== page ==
Absolutely gorgeous!

Heather is a very generous bead artist. Visit her Tips for Artists and Polymer Clay Bead Making Tips pages for lots of helpful information. I found these articles especially interesting:

Shell Bead Tutorial
Practice Makes Perfect
Translucent Clay
Stamped Beads

For additional information, visit the Art Bead Scene Blog

Cloisonné Beads

13 Jan

Cloisonné is a distinctive art form that was developed in China in the 13th century, and it has grown to be one of China's number one exports. The making of cloisonné requires several processes: hammering, wire inlay, soldering, enamel-filling, enamel-firing, polishing, and gilding. The wire work in Cloisonné beads can be flush with the enamel or it can be raised to create a 3-dimensional look. The wire can also be twisted to add more interest.

handcrafted jewelry beads
Round Light Blue Butterfly Cloisonné Bead

Cloisonné beads are created by soldering thin metal wire partitions to a base bead to act as a color separator. A powdered colored glass paste is then painted between the partitions. After a firing and polishing process, the bead is electroplated with a gold or silver film, and a beautiful bead is born.

handmade cloisonné beads
Oval Blue/Pink/Yellow Flower Cloisonné Bead

The Process

  • The artist forms delicate strips of metal-copper, bronze, or silver-to create a design. The bends are all done at right angles, so the wire doesn't curl up. This is done with small pliers, tweezers, and custom made jigs. The cloisonné wire pattern may consist of several intricately constructed wire patterns that fit together into a larger design.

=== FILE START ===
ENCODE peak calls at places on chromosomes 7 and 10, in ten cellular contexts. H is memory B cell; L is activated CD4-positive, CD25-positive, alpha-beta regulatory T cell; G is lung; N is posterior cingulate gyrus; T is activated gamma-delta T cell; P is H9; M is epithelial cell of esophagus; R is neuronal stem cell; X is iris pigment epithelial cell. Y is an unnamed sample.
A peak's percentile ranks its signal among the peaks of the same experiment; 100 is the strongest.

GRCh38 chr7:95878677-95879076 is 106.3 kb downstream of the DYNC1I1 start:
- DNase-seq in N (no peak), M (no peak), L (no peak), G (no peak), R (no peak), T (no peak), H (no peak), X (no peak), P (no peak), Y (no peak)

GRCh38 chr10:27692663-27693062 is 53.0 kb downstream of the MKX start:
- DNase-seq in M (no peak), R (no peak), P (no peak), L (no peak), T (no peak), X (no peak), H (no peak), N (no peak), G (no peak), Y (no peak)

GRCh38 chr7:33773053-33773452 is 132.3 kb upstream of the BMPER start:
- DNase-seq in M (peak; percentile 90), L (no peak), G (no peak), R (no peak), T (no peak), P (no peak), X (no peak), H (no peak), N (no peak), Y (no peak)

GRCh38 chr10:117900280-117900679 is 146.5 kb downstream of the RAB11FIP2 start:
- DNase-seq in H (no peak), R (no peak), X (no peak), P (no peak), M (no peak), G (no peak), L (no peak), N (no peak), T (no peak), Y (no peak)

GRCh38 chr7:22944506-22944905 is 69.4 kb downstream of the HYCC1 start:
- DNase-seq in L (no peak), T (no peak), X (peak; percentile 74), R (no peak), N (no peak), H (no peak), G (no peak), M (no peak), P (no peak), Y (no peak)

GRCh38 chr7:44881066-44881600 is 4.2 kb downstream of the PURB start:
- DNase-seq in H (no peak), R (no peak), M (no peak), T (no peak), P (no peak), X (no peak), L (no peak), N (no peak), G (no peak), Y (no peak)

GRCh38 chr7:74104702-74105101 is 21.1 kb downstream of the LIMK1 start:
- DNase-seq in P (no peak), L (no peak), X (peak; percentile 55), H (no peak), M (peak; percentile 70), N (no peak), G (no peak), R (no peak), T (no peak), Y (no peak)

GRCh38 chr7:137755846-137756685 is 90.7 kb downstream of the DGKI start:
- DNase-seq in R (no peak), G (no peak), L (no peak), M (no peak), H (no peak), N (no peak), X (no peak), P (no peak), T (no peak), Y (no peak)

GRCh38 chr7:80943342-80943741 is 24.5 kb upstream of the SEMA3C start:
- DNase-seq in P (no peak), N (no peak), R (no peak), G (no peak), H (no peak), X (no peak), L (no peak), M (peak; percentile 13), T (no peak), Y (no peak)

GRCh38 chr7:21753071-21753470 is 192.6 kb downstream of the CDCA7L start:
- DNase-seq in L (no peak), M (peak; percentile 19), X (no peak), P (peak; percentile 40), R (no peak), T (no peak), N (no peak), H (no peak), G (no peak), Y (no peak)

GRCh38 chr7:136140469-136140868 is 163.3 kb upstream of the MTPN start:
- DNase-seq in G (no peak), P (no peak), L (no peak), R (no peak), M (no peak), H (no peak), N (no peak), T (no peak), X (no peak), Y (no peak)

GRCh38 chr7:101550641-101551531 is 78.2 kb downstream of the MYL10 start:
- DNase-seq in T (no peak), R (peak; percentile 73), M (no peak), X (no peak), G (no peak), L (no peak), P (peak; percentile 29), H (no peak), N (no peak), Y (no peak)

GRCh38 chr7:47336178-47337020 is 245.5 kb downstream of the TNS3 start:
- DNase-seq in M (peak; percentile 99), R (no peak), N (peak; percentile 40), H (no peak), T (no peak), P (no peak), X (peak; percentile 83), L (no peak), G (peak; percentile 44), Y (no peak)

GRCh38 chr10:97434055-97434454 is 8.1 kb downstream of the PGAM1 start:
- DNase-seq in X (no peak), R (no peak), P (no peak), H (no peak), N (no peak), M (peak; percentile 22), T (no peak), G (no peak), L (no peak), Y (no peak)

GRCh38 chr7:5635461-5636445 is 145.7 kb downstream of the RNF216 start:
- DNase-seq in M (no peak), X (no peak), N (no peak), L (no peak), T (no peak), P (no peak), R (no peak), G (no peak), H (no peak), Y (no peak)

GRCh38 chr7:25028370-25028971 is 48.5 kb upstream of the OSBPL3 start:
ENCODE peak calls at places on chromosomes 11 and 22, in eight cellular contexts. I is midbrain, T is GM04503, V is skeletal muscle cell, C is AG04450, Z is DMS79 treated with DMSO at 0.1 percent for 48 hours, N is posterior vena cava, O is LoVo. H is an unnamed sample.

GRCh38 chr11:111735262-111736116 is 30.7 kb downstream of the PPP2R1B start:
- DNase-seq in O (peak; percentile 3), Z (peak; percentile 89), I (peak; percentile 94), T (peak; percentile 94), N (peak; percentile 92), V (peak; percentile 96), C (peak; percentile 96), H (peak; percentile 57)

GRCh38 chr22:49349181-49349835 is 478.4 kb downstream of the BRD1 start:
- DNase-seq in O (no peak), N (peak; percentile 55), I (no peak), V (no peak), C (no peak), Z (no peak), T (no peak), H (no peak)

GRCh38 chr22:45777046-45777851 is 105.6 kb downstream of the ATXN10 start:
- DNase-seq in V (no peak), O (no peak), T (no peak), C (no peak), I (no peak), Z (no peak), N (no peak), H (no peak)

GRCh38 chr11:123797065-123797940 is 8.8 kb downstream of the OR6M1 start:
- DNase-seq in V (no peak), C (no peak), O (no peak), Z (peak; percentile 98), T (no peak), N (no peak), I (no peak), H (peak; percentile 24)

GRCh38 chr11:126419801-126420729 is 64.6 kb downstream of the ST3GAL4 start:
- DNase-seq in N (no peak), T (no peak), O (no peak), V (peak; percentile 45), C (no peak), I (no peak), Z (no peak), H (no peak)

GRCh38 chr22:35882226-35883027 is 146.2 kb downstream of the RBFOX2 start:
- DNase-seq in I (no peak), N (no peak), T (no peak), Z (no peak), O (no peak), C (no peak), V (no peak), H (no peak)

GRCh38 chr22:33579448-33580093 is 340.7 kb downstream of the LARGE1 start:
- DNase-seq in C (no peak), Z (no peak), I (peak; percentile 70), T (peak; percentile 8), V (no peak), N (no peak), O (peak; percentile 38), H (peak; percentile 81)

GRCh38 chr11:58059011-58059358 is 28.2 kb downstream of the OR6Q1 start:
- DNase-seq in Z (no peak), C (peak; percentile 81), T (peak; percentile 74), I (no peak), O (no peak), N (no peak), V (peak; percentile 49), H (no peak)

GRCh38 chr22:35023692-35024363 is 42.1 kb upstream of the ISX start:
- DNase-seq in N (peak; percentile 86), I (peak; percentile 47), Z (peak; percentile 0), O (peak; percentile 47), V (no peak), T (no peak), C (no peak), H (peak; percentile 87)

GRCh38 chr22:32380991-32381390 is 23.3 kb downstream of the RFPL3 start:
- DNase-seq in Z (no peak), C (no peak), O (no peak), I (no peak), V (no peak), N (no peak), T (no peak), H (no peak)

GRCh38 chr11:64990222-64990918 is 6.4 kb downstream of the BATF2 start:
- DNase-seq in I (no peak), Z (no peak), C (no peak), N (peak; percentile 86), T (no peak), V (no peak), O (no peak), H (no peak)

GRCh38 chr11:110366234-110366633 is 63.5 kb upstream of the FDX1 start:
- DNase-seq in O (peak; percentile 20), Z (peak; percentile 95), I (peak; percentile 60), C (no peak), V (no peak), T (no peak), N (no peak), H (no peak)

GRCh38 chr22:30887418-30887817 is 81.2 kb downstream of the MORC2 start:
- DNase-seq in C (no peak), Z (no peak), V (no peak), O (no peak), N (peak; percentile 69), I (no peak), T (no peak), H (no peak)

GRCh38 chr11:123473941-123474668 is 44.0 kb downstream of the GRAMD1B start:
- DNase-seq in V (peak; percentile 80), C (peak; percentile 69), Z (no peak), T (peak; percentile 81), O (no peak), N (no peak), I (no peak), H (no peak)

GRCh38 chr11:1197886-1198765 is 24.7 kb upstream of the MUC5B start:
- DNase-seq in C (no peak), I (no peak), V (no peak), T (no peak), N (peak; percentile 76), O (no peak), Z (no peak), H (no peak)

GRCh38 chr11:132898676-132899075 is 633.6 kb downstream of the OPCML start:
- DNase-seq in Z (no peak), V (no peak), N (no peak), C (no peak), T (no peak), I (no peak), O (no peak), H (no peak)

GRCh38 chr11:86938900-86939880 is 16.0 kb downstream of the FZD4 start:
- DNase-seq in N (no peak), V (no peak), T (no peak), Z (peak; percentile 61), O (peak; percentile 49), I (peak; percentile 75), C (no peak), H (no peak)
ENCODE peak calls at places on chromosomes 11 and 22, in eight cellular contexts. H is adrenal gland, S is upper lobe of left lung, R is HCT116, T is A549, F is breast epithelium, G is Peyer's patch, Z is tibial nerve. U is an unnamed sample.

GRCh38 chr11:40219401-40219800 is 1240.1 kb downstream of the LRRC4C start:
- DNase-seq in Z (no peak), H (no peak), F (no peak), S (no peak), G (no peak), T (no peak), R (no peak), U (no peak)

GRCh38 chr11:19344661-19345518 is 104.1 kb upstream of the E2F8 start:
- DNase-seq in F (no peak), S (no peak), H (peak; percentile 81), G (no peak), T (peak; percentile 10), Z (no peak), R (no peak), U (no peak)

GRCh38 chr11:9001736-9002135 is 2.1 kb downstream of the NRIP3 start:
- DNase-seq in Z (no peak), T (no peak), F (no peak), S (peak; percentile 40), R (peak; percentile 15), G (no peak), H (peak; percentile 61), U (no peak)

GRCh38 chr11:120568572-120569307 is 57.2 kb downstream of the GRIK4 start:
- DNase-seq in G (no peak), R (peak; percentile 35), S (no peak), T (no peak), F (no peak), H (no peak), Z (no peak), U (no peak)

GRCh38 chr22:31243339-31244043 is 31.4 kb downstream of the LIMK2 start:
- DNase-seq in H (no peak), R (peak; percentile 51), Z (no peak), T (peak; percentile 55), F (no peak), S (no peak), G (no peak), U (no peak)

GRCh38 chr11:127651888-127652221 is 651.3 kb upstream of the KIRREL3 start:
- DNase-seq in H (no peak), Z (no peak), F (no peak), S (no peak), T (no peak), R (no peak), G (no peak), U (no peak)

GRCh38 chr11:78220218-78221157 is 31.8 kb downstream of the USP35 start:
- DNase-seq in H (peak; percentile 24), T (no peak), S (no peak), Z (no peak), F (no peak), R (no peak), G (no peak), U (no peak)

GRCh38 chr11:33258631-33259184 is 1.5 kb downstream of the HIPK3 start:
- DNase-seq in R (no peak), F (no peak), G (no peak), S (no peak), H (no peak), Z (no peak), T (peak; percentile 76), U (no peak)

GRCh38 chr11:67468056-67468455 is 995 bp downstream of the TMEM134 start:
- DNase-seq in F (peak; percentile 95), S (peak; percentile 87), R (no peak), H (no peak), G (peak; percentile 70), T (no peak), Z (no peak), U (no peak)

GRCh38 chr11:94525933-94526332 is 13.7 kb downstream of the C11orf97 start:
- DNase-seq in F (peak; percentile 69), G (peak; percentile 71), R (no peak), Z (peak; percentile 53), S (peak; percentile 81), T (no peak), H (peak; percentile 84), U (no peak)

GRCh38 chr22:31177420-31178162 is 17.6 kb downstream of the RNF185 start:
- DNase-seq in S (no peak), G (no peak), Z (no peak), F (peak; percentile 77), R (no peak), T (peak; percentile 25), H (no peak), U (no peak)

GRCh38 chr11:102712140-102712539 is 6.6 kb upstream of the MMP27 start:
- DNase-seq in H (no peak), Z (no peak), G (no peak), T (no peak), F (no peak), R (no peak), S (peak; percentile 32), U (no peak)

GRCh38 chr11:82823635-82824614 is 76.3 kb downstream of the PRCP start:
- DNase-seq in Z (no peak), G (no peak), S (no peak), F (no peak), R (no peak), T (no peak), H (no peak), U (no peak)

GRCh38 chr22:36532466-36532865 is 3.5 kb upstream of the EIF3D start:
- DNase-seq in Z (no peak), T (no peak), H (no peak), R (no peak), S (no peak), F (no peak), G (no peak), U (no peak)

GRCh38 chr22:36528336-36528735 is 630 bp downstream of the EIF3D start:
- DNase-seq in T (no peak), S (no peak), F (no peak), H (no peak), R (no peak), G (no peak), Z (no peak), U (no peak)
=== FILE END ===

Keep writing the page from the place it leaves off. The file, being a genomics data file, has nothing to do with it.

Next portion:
• The wire pattern is soldered to the metal base. Using an alternative technique, the base is covered with a thin layer of clear enamel, then fired in a kiln. The cloisonné wire is then glued to the enamel surface with gum. When the gum has dried, the piece is fired again to fuse the cloisonné wire to the clear enamel. The gum burns off, leaving no residue.
  • The artist then drops colored enamels inside the partitions of the wire pattern, similar to the paint-by-numbers technique. Various colors and transparencies can be used within the same partition to obtain the desired appearance.
  • After the enamel has dried, the artist fires the piece in a kiln, which melts the enamel onto the base. Several firings may be necessary in order to build up the coatings to the height of the partitions.
  • The exposed metal is electroplated with a thin film of gold or silver to provide shine and prevent corrosion.
  • Finally, the bead is fired and polished several times to enhance the bright colors, and to produce the desired effect.
    Cloisonné Beads
    Wikipedia: Cloisonné
    Cloisonné Beading Process

Polymer Clay Bead Beauty

21 Dec

Polymer Clay Bead Beauty

Lori Mendelhall makes beautiful polymer beads. As a lover of beads but a complete ingenue, I am struck with the glorious, swirling colors as well as Lori's whimsical shapes, like this abstract heart above. The smooth, chunky feel of this bead along with the integral copper bale (read: hook for the chain) make it not only a treat for the eyes, but for the hands as well. Her beads are like a big yummy piece of candy…only unlike a sticky candy necklace or lolipop, they last!

Lori is a New Yorker moved-to-Cali who began making clay beads about three years ago. Intrigued with the process, she's found two techniques that she particularly loves: the Japanese technique of mokume gane (which deserves its own post, gentle readers) and swirling. She lauds the latter, saying: "